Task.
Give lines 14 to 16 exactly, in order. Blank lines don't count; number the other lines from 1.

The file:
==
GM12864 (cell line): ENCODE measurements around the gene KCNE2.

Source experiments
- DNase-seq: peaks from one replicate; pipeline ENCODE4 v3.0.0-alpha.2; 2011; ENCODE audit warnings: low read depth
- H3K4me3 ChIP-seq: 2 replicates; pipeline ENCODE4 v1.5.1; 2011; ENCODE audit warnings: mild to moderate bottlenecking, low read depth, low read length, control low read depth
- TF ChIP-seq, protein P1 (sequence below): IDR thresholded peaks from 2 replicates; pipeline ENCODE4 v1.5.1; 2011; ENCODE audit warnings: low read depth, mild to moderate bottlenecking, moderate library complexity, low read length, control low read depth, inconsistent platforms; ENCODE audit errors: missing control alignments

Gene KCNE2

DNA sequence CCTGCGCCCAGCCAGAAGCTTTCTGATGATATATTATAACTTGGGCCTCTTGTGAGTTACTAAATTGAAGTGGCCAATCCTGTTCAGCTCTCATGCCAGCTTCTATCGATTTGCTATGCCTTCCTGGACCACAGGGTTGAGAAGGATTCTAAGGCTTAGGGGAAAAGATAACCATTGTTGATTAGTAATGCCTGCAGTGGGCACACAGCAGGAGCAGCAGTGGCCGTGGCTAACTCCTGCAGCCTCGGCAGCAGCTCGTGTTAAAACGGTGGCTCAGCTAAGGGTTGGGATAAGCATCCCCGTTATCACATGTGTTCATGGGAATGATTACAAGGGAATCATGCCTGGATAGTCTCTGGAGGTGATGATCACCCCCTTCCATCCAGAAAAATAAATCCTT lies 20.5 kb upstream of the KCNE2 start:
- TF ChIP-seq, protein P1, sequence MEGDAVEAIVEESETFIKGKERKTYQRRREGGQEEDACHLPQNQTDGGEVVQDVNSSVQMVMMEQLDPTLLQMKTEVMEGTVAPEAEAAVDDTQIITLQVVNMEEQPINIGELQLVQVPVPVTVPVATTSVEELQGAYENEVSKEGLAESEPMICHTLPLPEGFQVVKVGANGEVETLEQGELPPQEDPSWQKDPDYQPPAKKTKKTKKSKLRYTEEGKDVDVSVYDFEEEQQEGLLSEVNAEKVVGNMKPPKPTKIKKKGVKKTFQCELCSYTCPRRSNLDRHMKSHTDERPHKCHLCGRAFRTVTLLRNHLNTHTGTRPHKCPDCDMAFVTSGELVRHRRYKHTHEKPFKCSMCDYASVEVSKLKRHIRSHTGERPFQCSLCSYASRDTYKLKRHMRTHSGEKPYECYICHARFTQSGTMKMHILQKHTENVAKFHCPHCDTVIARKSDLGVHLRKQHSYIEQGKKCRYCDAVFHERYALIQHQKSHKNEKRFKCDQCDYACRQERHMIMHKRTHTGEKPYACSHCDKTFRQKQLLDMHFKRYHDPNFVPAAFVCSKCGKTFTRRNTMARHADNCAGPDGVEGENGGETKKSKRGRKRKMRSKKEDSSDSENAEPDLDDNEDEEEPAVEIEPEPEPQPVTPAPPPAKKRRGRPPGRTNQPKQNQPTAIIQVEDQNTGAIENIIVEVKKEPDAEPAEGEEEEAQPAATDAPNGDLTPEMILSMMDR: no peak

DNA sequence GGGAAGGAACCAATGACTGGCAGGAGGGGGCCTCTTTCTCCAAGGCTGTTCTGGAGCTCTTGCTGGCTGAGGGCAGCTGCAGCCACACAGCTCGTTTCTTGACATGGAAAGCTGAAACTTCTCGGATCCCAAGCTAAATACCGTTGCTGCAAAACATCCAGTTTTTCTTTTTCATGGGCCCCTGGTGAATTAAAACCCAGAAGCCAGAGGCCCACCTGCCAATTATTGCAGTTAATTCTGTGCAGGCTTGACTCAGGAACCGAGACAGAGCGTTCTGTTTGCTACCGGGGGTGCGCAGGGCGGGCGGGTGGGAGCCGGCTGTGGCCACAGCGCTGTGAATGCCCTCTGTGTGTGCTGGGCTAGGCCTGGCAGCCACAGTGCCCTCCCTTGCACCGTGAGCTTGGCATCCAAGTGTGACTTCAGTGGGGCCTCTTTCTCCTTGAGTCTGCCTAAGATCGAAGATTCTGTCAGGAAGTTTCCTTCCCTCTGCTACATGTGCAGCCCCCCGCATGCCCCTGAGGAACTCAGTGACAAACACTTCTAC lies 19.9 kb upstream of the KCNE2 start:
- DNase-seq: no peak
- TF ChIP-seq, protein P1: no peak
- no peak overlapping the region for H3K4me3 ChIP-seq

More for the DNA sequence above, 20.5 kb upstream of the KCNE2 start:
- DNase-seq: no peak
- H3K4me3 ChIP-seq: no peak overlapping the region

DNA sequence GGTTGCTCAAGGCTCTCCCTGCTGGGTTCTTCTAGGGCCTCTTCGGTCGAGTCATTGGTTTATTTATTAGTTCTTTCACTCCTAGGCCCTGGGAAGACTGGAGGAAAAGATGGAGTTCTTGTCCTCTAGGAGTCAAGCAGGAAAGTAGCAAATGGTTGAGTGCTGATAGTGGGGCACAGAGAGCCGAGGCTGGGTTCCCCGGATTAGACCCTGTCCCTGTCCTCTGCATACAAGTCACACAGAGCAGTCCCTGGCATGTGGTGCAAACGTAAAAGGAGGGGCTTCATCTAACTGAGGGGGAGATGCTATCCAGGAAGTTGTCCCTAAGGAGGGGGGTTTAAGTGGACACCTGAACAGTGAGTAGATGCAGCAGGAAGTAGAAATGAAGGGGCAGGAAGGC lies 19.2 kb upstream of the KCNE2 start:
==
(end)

- DNase-seq: no peak
- H3K4me3 ChIP-seq: no peak overlapping the region

DNA sequence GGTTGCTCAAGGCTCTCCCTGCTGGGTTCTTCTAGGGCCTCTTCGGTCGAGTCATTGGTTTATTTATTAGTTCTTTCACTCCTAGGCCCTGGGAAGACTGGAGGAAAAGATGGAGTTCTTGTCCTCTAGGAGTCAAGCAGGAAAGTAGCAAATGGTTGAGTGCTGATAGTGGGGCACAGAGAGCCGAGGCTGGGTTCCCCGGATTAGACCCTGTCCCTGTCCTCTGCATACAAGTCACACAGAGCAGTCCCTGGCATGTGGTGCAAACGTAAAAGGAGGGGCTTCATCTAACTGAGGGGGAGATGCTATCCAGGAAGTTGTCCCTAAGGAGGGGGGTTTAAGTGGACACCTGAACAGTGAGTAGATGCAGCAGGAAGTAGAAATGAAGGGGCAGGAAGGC lies 19.2 kb upstream of the KCNE2 start: